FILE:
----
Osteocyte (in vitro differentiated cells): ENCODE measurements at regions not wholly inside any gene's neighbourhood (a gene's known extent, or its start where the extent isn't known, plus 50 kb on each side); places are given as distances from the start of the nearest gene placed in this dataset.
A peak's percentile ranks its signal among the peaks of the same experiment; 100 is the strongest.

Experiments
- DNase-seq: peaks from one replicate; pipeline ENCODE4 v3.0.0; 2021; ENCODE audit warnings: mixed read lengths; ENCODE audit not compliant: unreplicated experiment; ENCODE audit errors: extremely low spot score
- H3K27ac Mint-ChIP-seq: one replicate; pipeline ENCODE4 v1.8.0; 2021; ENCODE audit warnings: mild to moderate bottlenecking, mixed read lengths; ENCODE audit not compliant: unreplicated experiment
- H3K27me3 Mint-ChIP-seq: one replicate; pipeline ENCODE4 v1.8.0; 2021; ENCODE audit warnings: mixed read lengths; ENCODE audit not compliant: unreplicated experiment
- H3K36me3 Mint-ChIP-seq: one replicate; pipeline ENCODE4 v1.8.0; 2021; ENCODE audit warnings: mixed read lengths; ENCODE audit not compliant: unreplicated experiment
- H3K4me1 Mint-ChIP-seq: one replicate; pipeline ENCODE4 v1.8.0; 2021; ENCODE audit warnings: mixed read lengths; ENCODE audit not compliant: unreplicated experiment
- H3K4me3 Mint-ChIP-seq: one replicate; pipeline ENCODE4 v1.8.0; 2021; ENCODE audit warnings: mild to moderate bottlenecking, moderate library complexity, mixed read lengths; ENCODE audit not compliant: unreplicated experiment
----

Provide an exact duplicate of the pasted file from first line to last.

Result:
Osteocyte (in vitro differentiated cells): ENCODE measurements at regions not wholly inside any gene's neighbourhood (a gene's known extent, or its start where the extent isn't known, plus 50 kb on each side); places are given as distances from the start of the nearest gene placed in this dataset.
A peak's percentile ranks its signal among the peaks of the same experiment; 100 is the strongest.

Experiments
- DNase-seq: peaks from one replicate; pipeline ENCODE4 v3.0.0; 2021; ENCODE audit warnings: mixed read lengths; ENCODE audit not compliant: unreplicated experiment; ENCODE audit errors: extremely low spot score
- H3K27ac Mint-ChIP-seq: one replicate; pipeline ENCODE4 v1.8.0; 2021; ENCODE audit warnings: mild to moderate bottlenecking, mixed read lengths; ENCODE audit not compliant: unreplicated experiment
- H3K27me3 Mint-ChIP-seq: one replicate; pipeline ENCODE4 v1.8.0; 2021; ENCODE audit warnings: mixed read lengths; ENCODE audit not compliant: unreplicated experiment
- H3K36me3 Mint-ChIP-seq: one replicate; pipeline ENCODE4 v1.8.0; 2021; ENCODE audit warnings: mixed read lengths; ENCODE audit not compliant: unreplicated experiment
- H3K4me1 Mint-ChIP-seq: one replicate; pipeline ENCODE4 v1.8.0; 2021; ENCODE audit warnings: mixed read lengths; ENCODE audit not compliant: unreplicated experiment
- H3K4me3 Mint-ChIP-seq: one replicate; pipeline ENCODE4 v1.8.0; 2021; ENCODE audit warnings: mild to moderate bottlenecking, moderate library complexity, mixed read lengths; ENCODE audit not compliant: unreplicated experiment